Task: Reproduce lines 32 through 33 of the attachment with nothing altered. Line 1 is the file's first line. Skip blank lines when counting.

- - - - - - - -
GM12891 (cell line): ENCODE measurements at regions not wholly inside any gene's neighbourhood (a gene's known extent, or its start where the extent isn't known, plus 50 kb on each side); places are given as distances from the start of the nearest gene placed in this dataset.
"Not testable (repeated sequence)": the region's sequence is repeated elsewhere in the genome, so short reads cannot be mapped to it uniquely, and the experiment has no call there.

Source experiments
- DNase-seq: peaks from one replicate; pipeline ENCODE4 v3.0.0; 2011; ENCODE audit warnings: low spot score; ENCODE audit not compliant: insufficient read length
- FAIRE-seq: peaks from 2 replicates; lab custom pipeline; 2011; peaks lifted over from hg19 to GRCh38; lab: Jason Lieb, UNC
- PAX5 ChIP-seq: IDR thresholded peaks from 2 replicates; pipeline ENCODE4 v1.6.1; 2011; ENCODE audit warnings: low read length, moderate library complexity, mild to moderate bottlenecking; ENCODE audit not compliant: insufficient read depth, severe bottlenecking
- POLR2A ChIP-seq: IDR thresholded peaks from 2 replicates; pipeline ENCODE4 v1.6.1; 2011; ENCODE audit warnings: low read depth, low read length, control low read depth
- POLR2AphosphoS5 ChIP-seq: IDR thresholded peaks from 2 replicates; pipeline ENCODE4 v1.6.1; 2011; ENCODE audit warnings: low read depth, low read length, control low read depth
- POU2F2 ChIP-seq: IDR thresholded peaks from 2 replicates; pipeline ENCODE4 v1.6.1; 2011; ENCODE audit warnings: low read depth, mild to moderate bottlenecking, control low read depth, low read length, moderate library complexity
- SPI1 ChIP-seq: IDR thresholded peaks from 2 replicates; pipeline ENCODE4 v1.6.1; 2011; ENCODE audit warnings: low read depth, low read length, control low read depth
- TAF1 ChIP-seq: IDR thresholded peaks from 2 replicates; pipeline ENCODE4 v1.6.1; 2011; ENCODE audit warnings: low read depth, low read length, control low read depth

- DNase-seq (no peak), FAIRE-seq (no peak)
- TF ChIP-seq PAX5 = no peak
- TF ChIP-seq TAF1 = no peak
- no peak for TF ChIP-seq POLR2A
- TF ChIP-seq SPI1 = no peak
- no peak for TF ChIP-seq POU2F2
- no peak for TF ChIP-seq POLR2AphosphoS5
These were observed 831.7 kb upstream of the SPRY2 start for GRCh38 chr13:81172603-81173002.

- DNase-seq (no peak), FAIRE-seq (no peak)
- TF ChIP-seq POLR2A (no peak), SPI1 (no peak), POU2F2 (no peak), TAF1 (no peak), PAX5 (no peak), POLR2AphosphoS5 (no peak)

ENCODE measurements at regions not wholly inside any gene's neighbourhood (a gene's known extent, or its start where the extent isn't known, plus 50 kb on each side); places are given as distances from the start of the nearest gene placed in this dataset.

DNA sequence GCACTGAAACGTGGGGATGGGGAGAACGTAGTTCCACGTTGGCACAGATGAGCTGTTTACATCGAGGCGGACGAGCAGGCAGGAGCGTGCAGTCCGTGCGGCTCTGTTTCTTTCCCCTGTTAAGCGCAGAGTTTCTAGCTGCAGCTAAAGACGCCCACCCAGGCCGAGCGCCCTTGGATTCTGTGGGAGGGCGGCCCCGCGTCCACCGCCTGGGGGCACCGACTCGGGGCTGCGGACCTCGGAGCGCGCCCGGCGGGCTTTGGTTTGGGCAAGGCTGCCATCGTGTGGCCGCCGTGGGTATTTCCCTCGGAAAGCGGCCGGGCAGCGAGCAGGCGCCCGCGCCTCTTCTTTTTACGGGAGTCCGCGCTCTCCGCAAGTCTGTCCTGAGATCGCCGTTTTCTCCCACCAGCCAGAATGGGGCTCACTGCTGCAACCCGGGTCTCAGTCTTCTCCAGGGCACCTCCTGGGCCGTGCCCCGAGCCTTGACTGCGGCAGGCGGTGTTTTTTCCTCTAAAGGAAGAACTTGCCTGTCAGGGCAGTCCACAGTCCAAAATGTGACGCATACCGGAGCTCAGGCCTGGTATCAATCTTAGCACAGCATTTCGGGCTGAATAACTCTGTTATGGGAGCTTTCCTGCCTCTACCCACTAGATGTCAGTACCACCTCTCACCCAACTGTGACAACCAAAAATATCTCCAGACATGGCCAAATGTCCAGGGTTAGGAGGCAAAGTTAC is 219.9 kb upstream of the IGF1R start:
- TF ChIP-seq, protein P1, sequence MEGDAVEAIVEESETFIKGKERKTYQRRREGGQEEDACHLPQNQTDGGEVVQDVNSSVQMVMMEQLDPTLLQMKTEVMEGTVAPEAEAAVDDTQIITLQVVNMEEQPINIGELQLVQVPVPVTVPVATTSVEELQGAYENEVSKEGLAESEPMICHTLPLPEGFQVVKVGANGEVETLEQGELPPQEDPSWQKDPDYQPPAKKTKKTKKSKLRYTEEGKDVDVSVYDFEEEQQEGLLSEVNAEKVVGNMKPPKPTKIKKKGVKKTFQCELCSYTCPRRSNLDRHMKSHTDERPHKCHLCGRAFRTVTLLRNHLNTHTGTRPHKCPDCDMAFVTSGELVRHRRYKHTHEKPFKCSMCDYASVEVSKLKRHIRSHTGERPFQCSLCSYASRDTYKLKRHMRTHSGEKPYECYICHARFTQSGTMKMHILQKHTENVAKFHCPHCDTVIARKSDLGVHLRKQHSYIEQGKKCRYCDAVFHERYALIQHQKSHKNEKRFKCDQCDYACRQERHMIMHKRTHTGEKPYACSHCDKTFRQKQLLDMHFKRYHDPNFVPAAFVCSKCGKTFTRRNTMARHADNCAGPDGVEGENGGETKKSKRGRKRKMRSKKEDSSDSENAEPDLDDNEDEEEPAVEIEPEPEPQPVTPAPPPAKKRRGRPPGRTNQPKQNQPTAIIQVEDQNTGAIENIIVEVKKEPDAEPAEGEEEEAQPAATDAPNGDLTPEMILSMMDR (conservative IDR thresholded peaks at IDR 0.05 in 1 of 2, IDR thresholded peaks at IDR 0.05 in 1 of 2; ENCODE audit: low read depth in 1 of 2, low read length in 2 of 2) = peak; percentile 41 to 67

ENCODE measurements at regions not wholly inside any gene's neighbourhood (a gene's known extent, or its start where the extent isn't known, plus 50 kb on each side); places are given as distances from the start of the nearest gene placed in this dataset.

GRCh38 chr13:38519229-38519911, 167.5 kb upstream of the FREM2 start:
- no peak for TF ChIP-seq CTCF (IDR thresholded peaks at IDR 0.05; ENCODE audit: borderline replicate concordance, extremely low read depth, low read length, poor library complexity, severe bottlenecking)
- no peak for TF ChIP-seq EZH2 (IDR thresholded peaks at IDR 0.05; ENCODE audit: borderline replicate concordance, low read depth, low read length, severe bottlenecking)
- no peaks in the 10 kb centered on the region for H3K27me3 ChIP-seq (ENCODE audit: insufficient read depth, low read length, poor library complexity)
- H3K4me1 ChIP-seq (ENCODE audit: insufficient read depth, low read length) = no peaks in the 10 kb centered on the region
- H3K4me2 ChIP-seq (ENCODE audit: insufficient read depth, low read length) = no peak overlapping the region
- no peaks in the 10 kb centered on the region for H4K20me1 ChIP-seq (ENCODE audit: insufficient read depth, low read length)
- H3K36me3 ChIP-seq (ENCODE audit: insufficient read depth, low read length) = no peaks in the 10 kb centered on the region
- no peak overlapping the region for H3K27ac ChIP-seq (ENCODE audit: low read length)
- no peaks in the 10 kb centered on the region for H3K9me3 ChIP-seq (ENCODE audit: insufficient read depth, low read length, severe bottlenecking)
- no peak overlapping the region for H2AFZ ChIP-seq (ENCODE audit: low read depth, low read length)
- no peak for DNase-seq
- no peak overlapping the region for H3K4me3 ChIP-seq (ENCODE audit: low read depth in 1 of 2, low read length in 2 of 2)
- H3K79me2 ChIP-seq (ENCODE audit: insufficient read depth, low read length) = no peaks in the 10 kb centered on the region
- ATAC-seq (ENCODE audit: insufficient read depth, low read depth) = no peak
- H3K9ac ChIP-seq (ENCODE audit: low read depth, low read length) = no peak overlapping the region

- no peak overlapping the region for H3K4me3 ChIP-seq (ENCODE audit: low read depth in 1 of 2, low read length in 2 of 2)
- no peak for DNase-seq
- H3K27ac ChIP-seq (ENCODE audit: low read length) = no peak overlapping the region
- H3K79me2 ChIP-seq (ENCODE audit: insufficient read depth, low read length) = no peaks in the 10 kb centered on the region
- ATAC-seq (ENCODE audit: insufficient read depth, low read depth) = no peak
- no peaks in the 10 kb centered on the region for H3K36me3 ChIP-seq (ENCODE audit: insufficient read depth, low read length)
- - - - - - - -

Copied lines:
- no peaks in the 10 kb centered on the region for H4K20me1 ChIP-seq (ENCODE audit: insufficient read depth, low read length)
- H3K36me3 ChIP-seq (ENCODE audit: insufficient read depth, low read length) = no peaks in the 10 kb centered on the region